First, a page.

SUNDAY, Feb. 14 (HealthDay News) -- For all of you who found your Valentine at work, here's good news.
Office romances don't bother fellow workers unless they have a negative effect, a new Canadian study finds.
"Most people believe romantic relationships [at work] are OK as long as they don't affect productivity, de-motivate other colleagues or have an impact on the overall work environment," study author Nina Cole, an associate professor in the Ted Rogers School of Business Management at Ryerson University in Toronto, said in a news release from the school.
She surveyed 100 Ryerson employees who had observed a romance in the workplace. Most of those romances involved two single employees (75 percent) in a peer-working relationship (76 percent) in the same department (65 percent). The average length of the romances was 20 months.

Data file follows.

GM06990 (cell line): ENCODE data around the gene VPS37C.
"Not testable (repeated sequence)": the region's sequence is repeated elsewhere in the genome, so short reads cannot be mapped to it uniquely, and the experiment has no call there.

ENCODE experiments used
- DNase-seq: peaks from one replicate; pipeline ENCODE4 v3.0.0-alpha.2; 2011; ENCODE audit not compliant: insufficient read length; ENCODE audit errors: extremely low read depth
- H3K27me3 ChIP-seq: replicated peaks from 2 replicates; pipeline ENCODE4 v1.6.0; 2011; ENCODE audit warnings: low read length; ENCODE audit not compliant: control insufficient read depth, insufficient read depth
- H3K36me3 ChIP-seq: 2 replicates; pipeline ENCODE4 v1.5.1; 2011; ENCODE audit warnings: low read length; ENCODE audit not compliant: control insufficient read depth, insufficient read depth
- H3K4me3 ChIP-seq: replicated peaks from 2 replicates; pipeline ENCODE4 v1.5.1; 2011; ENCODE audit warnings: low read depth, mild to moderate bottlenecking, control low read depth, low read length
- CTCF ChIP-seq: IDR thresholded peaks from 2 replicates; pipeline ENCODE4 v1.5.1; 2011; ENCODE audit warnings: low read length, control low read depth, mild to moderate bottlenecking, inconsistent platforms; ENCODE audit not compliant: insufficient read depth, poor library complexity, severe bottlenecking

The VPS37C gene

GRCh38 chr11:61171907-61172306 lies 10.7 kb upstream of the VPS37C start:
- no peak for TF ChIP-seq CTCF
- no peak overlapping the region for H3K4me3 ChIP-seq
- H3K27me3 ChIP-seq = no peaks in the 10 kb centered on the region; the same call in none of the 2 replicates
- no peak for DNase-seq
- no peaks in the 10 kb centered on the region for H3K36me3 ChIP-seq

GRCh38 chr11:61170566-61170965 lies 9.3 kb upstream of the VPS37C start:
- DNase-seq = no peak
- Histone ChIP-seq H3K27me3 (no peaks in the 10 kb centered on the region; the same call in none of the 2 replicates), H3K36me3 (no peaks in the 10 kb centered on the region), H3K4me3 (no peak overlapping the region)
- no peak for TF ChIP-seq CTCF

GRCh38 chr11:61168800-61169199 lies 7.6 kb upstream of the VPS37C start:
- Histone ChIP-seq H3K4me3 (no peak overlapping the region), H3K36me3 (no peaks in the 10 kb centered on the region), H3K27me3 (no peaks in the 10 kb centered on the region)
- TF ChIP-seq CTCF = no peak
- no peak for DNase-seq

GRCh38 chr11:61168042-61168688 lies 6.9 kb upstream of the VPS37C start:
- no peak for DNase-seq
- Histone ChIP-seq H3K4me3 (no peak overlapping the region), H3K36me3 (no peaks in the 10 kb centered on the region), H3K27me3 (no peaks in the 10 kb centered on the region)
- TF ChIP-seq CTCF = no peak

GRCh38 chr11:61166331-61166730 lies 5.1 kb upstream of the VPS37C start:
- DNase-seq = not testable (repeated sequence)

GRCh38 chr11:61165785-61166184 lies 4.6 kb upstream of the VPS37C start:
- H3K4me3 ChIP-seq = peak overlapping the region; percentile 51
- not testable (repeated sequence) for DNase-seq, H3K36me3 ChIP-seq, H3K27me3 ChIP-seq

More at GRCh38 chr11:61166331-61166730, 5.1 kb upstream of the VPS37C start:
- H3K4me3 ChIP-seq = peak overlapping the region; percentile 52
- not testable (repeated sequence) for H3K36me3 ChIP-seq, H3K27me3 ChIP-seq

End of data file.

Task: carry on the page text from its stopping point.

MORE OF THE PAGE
Cole found that the study participants believed there are certain times when managers should take action over office romances. These include: when the performance of co-workers is hindered; when the workplace environment is tainted; when negative emotion from a breakup affects the workplace; and when there's a romance between a manager and employee in the same department.
"Clearly, there are specific situations when co-workers perceive that managerial action should be taken. But they don't believe action should be taken all of the time," Cole said.
It's important to implement policies about workplace romances, she added.
"Even a general policy is good. It acknowledges that office romances are a fact of organizational life, but it also sends the message that you shouldn't let romantic relationships affect the workplace."
The study was published in a recent issue of the Journal of Business and Psychology.
The Society for Industrial and Organizational Psychology Inc. has more about workplace romance.